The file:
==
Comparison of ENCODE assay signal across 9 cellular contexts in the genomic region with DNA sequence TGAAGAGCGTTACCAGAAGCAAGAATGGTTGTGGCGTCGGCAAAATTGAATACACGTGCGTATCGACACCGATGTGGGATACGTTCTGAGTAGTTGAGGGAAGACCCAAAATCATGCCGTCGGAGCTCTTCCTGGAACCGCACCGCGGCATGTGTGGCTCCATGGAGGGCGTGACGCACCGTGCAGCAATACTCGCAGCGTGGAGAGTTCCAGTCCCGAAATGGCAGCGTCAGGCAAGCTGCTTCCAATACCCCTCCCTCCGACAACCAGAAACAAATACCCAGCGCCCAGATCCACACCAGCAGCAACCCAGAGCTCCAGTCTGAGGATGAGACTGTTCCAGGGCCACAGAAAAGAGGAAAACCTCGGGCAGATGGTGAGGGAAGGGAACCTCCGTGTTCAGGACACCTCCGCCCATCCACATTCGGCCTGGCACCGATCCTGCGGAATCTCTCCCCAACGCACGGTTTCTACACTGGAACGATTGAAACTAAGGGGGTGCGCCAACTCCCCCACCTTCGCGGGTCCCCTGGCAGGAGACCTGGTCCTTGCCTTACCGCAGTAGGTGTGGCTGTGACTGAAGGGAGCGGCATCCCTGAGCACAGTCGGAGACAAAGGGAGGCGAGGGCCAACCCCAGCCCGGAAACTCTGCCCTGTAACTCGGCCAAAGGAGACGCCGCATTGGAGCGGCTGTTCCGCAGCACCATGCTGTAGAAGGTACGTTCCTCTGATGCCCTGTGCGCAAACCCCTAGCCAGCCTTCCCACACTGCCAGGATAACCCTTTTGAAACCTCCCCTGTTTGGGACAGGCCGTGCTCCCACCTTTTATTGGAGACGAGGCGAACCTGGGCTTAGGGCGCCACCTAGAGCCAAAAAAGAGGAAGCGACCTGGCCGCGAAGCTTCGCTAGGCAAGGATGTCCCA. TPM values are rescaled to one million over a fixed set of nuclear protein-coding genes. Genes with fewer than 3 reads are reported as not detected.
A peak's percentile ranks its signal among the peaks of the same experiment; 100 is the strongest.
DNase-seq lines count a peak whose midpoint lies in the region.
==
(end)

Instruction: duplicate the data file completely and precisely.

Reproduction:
Comparison of ENCODE assay signal across 9 cellular contexts in the genomic region with DNA sequence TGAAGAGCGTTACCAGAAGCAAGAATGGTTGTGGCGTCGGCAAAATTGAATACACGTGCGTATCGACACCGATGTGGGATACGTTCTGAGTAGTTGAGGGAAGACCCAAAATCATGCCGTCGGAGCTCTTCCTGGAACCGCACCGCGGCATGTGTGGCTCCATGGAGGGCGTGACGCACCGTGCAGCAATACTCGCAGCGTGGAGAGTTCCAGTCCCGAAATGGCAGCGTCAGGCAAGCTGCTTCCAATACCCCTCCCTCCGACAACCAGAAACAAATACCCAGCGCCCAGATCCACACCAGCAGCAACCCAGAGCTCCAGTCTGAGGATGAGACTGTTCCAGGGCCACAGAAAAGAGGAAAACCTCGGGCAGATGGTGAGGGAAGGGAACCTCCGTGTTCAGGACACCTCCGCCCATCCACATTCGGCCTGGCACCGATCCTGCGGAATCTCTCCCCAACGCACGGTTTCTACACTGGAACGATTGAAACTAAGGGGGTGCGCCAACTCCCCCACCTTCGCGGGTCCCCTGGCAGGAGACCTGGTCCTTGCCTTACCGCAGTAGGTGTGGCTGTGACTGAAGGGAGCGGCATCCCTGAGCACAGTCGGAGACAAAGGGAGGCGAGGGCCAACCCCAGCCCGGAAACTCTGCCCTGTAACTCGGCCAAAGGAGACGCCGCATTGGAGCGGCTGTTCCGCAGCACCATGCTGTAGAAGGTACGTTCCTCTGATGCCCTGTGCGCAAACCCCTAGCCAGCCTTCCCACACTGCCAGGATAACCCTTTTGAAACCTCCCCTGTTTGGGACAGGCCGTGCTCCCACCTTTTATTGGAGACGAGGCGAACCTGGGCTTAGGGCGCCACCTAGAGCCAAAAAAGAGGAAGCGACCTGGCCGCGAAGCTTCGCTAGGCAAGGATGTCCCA. TPM values are rescaled to one million over a fixed set of nuclear protein-coding genes. Genes with fewer than 3 reads are reported as not detected.
A peak's percentile ranks its signal among the peaks of the same experiment; 100 is the strongest.
DNase-seq lines count a peak whose midpoint lies in the region.